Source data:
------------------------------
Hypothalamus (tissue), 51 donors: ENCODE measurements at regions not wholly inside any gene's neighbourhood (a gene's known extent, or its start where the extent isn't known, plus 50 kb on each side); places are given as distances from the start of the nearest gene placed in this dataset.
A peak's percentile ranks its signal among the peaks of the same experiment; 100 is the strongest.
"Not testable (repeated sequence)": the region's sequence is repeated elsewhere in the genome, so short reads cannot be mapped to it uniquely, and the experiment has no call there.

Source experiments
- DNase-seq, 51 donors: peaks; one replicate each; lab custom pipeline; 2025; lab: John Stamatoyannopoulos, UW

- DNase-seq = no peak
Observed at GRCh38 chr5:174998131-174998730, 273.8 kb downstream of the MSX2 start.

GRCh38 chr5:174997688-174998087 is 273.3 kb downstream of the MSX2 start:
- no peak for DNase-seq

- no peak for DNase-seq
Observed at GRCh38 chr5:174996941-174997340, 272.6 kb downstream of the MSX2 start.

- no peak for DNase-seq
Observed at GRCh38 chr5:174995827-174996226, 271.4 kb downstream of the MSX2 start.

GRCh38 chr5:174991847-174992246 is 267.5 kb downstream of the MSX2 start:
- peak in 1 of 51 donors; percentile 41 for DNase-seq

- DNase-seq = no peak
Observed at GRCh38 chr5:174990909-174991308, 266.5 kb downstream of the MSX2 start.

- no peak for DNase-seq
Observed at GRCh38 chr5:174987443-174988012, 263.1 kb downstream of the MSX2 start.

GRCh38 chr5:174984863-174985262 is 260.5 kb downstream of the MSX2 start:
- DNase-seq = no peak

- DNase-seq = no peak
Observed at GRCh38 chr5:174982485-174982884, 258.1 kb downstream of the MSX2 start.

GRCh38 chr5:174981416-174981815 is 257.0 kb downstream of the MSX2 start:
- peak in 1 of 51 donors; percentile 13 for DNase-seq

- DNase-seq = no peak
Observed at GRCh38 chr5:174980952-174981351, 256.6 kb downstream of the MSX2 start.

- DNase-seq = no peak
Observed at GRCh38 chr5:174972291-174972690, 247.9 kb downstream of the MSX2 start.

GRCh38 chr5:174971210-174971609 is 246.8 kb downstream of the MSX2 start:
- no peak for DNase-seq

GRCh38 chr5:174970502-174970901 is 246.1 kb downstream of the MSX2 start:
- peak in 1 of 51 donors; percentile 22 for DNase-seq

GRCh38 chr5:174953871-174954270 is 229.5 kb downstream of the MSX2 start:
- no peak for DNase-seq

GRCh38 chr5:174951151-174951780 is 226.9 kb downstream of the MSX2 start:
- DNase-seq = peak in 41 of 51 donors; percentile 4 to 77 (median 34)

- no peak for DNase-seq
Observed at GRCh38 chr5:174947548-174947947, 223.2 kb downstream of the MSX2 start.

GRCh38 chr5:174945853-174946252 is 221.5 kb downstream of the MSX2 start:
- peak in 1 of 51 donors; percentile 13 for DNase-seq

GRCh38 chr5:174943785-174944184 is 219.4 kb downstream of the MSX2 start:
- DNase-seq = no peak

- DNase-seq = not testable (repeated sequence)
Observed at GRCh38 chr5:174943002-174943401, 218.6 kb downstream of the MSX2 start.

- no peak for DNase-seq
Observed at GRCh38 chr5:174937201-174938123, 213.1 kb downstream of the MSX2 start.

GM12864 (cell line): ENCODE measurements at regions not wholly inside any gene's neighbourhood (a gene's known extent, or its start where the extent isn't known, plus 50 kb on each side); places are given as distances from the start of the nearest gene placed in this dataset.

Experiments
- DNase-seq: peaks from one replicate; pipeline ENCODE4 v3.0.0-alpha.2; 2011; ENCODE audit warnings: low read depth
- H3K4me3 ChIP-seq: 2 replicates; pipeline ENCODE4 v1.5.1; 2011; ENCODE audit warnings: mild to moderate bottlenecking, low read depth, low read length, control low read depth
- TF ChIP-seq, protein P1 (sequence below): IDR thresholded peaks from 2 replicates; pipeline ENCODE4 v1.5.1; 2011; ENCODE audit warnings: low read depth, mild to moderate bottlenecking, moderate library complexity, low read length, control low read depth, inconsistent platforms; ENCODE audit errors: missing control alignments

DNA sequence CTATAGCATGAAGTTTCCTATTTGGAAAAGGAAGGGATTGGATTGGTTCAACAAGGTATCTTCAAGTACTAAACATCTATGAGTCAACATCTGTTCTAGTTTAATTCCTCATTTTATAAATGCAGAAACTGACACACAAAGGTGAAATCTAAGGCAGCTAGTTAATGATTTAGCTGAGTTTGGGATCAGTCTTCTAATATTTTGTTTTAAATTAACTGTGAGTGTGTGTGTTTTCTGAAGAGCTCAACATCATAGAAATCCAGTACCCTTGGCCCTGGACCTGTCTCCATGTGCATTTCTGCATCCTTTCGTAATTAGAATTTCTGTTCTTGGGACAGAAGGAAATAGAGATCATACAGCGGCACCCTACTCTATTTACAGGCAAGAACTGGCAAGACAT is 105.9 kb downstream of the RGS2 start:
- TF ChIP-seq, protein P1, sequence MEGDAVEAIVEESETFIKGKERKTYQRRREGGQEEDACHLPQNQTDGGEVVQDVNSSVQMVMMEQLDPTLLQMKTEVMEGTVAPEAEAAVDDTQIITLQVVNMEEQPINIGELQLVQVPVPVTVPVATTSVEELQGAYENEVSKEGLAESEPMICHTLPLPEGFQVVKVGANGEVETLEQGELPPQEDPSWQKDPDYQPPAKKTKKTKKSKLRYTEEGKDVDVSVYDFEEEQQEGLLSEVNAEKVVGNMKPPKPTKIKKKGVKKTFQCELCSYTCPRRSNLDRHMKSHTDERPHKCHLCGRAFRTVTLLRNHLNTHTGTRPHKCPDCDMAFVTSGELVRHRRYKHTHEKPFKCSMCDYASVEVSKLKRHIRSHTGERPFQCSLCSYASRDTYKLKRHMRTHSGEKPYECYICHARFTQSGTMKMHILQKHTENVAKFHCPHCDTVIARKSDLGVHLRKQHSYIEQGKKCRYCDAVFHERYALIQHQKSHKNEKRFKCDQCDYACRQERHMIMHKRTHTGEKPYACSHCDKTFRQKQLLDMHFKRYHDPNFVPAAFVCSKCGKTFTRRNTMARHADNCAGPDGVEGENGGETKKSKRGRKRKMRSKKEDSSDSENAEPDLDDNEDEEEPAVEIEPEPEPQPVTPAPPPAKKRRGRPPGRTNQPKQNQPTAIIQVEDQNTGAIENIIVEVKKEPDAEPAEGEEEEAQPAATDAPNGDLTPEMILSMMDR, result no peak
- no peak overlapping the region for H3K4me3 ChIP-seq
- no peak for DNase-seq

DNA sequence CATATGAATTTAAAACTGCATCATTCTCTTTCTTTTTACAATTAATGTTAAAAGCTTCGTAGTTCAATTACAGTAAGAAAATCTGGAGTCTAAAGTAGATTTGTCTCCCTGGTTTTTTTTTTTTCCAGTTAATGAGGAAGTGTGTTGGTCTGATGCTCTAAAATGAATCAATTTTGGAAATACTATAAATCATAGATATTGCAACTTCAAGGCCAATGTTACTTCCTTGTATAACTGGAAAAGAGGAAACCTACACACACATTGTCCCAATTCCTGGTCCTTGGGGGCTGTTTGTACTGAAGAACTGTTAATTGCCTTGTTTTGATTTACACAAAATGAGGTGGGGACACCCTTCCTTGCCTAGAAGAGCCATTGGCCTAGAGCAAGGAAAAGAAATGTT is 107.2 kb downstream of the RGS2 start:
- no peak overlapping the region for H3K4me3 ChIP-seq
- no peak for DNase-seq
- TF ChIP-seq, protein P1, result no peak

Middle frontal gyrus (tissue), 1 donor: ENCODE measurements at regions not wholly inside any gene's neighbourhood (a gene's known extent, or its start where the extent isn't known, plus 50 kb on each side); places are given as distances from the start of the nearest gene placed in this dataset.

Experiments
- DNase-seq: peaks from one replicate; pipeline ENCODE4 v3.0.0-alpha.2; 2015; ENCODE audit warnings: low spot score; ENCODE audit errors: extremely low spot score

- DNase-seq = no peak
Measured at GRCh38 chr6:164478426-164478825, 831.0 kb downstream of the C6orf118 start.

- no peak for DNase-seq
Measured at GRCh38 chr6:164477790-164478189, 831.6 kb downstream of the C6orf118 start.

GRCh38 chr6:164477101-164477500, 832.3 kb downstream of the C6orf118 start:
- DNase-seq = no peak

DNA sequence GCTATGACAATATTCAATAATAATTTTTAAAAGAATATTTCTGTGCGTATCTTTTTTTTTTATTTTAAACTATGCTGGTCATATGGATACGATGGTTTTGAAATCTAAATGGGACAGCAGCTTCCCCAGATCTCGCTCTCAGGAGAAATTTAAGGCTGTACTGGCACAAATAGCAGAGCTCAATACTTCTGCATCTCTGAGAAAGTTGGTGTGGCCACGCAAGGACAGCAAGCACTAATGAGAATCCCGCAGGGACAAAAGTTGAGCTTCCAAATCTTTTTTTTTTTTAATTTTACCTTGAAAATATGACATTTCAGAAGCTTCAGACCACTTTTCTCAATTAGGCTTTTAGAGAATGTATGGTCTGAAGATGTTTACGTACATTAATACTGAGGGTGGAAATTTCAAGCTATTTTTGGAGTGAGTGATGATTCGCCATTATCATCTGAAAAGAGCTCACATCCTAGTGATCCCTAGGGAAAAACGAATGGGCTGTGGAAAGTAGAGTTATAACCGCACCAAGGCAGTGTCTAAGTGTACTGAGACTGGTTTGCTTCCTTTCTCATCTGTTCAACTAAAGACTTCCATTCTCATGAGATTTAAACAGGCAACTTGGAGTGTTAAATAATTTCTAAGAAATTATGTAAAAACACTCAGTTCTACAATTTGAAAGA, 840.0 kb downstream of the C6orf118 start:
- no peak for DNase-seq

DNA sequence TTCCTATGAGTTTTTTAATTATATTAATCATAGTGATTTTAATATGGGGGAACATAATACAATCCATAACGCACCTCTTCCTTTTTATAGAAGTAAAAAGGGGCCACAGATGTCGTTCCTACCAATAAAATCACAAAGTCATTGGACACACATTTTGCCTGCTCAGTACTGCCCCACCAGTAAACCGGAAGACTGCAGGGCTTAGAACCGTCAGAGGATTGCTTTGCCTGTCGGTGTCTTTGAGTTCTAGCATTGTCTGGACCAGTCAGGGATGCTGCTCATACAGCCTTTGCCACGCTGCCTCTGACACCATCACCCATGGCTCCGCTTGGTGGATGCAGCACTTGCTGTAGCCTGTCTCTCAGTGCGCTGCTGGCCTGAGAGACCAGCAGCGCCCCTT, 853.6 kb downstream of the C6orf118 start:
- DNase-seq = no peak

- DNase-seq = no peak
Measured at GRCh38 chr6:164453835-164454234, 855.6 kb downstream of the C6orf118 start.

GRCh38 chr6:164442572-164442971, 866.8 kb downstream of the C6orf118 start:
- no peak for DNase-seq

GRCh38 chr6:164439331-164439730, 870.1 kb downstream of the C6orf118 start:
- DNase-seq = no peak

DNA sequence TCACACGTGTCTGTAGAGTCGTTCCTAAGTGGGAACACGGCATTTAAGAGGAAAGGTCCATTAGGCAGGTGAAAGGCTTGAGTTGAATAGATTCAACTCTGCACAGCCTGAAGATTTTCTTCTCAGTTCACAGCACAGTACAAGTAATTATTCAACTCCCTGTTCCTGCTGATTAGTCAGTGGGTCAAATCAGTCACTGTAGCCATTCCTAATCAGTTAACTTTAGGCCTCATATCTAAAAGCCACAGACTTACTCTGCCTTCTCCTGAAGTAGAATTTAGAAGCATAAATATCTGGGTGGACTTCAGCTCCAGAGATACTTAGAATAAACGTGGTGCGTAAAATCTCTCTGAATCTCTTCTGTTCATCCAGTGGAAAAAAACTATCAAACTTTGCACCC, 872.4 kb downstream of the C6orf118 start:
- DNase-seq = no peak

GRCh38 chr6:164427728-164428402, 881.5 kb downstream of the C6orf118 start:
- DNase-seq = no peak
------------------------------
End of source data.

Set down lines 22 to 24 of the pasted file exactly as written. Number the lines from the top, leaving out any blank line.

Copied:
- DNase-seq = no peak
Observed at GRCh38 chr5:174982485-174982884, 258.1 kb downstream of the MSX2 start.

GRCh38 chr5:174981416-174981815 is 257.0 kb downstream of the MSX2 start: